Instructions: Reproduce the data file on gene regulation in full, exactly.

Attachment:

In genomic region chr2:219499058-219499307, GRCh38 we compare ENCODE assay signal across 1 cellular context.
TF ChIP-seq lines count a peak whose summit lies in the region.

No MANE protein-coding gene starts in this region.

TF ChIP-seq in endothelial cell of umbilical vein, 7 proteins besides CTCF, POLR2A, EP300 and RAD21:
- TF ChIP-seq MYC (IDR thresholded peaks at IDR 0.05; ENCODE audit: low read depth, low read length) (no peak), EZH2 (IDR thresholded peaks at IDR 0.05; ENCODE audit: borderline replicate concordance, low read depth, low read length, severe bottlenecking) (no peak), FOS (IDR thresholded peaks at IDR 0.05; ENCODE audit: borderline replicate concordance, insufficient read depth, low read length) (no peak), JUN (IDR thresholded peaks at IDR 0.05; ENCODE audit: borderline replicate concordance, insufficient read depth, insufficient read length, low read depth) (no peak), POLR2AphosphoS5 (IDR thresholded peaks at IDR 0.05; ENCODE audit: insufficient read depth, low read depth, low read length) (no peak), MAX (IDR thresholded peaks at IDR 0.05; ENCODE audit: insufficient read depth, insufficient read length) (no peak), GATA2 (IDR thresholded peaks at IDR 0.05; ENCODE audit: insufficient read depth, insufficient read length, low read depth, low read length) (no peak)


In genomic region chr2:219499058-219499307, GRCh38 we compare ENCODE assay signal across 1 cellular context.
TF ChIP-seq lines count a peak whose summit lies in the region.

No MANE protein-coding gene starts in this region.

TF ChIP-seq in endothelial cell of umbilical vein, 7 proteins besides CTCF, POLR2A, EP300 and RAD21:
- TF ChIP-seq MYC (IDR thresholded peaks at IDR 0.05; ENCODE audit: low read depth, low read length) (no peak), EZH2 (IDR thresholded peaks at IDR 0.05; ENCODE audit: borderline replicate concordance, low read depth, low read length, severe bottlenecking) (no peak), FOS (IDR thresholded peaks at IDR 0.05; ENCODE audit: borderline replicate concordance, insufficient read depth, low read length) (no peak), JUN (IDR thresholded peaks at IDR 0.05; ENCODE audit: borderline replicate concordance, insufficient read depth, insufficient read length, low read depth) (no peak), POLR2AphosphoS5 (IDR thresholded peaks at IDR 0.05; ENCODE audit: insufficient read depth, low read depth, low read length) (no peak), MAX (IDR thresholded peaks at IDR 0.05; ENCODE audit: insufficient read depth, insufficient read length) (no peak), GATA2 (IDR thresholded peaks at IDR 0.05; ENCODE audit: insufficient read depth, insufficient read length, low read depth, low read length) (no peak)